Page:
Incoming Bowling Green State University freshman Heather Lammers of Leipsic, Ohio, shops for dorm supplies with her mother Christa Lammers and sister Samantha, 5.
When freshman Heather Lammers arrives at her new home Thursday at Bowling Green State University, she will bring her favorite blankets and pillows. She will bring essential oils and her new bedding in colors of black, gray, and white, with a tribal flower pattern.
If her mom, Christa Lammers, has anything to say about it, photos of and mementos from Heather’s five siblings will also be tucked in her packed items.
“You want her to get there and enjoy the experience. You don’t want her to be homesick or miserable, or feel like she is living in a box,” said Christa Lammers, who is sending her first child off to college this week. “She is away from home for the first time, and this will be her home now. As much normalcy as she can have, she will have.”
By The Numbers
■ Nationally, total spending for school supplies, dorm furnishing, and clothing for K-12 schools and college students combined for the upcoming school year is estimated to reach $82.8 billion, according to the National Retail Federation.
■ College and graduate school students are expected to spend an average of about $942 each. They will spend about $229 each on electronics, followed by about $153 for clothing and accessories, and about $109 for dorm or apartment furnishings, according to the NRF.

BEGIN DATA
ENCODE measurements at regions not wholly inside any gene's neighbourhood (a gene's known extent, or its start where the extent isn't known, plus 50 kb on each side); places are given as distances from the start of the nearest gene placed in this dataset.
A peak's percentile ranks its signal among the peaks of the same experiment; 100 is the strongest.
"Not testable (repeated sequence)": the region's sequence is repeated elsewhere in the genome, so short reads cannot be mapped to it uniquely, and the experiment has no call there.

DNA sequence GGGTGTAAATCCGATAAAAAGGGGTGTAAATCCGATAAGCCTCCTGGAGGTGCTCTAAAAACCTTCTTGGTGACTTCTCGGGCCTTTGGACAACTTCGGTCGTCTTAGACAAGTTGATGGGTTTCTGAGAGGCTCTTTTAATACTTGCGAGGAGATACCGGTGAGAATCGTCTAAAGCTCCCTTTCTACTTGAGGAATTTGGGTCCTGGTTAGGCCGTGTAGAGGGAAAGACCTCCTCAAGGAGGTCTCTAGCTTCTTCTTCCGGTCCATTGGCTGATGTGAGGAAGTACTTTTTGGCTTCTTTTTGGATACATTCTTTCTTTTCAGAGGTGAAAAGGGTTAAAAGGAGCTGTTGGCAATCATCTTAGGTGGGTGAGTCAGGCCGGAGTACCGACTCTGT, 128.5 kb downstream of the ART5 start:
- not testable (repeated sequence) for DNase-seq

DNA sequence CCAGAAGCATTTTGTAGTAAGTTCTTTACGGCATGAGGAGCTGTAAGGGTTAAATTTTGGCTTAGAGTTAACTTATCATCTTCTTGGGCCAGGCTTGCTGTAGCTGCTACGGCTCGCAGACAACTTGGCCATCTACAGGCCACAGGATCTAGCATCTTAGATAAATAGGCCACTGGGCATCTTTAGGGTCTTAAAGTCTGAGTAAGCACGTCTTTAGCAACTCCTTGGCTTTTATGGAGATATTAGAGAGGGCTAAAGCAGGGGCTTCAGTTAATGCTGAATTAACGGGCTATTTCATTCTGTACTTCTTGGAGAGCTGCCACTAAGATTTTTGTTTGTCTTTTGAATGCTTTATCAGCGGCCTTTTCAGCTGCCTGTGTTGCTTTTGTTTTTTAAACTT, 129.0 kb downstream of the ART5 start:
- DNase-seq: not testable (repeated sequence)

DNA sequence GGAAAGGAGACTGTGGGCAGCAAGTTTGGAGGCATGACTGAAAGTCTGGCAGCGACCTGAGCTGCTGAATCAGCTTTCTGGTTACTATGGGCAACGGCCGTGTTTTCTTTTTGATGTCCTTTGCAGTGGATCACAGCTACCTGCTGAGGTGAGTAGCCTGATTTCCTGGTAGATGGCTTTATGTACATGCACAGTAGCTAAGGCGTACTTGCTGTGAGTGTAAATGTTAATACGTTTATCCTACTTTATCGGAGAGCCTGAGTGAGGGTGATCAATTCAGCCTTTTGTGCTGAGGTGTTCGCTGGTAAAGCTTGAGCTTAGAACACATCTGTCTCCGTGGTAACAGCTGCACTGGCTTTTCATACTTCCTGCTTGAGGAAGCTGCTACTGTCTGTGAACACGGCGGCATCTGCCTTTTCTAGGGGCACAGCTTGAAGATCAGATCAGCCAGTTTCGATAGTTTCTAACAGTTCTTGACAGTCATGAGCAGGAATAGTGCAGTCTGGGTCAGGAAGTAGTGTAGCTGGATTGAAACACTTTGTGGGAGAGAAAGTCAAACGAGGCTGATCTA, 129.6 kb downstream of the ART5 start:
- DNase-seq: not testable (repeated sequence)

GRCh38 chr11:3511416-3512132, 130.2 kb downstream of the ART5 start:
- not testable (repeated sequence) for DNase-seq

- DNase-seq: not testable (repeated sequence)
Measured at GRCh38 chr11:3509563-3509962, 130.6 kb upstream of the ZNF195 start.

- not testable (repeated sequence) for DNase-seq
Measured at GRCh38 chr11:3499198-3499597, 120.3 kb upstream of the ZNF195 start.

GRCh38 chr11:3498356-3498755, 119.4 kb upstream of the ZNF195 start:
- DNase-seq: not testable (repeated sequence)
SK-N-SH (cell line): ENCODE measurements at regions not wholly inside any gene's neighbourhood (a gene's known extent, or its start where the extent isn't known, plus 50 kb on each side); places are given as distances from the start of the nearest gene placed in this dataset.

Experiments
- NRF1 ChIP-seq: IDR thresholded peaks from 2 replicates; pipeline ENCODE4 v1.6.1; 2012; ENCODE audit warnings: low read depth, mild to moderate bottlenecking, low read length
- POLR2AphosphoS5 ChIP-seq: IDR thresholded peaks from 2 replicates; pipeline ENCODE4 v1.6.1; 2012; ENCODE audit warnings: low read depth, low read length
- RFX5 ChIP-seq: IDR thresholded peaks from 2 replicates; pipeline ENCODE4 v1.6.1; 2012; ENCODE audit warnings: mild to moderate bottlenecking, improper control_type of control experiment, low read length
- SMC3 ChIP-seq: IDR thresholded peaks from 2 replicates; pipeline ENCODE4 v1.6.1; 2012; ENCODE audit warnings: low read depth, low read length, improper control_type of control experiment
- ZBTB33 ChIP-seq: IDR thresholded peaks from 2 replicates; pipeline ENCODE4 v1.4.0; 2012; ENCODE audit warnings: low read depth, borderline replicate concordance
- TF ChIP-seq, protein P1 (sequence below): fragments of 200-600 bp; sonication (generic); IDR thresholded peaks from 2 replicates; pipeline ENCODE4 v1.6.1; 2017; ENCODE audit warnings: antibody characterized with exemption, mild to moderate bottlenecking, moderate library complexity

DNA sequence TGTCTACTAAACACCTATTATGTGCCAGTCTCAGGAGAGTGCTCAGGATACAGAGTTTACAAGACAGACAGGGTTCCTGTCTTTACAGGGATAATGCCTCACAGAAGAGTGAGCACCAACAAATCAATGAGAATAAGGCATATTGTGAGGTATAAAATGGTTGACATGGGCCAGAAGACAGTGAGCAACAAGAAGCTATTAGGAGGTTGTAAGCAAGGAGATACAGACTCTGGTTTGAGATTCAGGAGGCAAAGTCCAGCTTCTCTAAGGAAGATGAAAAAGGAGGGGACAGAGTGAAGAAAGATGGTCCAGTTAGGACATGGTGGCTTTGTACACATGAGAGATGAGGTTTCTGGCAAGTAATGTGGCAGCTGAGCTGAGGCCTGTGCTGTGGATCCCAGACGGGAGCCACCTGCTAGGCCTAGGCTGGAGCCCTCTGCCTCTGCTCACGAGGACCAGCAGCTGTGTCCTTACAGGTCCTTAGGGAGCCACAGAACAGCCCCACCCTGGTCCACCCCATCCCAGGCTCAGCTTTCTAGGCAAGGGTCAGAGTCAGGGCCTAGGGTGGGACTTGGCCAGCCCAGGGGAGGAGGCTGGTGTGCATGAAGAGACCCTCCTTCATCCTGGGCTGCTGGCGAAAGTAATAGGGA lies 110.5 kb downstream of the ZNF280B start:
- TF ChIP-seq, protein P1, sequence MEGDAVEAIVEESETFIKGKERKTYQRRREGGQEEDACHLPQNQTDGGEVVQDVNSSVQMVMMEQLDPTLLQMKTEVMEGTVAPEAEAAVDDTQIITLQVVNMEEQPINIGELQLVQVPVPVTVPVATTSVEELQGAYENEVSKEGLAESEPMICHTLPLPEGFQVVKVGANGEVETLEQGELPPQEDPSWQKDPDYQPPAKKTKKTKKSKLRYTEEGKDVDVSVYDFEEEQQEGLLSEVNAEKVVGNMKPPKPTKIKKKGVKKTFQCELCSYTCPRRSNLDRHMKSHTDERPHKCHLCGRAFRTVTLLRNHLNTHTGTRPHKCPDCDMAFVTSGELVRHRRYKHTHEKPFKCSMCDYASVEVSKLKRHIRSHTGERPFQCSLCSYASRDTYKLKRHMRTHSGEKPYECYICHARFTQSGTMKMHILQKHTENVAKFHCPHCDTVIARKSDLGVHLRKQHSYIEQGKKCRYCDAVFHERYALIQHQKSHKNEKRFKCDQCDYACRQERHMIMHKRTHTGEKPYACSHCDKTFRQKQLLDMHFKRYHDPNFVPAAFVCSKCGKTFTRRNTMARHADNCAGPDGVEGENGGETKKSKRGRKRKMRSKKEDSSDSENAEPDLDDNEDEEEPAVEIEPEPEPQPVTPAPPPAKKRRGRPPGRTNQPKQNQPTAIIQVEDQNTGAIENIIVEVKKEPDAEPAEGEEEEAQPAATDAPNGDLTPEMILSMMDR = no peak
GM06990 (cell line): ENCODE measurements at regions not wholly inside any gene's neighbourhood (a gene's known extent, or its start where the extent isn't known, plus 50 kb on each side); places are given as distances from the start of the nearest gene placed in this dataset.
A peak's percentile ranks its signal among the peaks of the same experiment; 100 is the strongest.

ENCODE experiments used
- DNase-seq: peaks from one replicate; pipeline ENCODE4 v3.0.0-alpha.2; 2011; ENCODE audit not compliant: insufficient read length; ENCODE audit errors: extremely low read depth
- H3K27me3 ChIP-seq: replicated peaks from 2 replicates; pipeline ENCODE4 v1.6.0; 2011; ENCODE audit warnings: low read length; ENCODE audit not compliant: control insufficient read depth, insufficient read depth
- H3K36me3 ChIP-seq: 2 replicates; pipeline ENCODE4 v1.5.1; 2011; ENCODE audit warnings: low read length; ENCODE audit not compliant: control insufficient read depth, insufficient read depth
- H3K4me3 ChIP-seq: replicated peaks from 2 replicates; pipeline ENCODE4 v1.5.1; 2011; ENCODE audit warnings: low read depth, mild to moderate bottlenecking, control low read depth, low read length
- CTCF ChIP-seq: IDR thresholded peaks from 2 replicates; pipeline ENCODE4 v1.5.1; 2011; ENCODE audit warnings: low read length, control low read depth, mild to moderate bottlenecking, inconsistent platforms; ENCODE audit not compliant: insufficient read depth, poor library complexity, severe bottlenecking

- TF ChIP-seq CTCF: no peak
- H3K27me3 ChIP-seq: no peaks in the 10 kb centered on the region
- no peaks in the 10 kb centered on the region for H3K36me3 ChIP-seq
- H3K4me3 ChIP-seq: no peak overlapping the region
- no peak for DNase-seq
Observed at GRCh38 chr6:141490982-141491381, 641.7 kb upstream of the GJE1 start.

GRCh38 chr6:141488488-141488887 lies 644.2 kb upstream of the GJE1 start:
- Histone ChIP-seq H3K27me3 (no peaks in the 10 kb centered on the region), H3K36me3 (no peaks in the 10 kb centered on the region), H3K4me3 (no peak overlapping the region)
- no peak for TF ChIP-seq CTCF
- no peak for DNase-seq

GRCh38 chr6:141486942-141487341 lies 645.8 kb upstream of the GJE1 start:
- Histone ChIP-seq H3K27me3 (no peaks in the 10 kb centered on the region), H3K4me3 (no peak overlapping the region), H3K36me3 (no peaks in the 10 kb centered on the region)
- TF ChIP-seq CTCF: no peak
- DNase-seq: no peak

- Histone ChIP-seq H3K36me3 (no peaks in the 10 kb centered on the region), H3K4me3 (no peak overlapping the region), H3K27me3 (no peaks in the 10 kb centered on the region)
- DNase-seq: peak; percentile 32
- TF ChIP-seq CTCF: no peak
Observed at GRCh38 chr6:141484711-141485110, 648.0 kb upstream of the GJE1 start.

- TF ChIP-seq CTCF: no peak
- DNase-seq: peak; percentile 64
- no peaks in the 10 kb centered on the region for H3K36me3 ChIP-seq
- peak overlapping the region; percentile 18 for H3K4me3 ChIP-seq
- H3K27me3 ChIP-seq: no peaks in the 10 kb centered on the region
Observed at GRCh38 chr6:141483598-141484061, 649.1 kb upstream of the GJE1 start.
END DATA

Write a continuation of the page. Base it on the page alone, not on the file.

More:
Heather is one of more than 3,300 incoming freshmen at BGSU who, according to university policy, are required to live on campus the first two years unless they are commuting from home. The University of Toledo has the same requirement.
That means dorm life for most. And that also means making sure you have everything you need to not only make it livable, but also to give it that home-away-from-home feel.
“I’ve talked to students about bringing a favorite stuffed animal, a picture book, picture frames … don’t be afraid to bring those personal items because that’s what’s going to make the place feel like home,” said Stephanie Brinkman, spokesman for the BGSU Office of Residence Life. “Some students do it really well, and some are just learning to decorate, and they figure it out as they go along.”
College students this year plan to spend an average of $942.17 each, which works out to more than $55.3 billion nationwide, according to the National Retail Federation. They will spend the most on electronics, with clothing and dorm and apartment furnishings following closely behind on the list.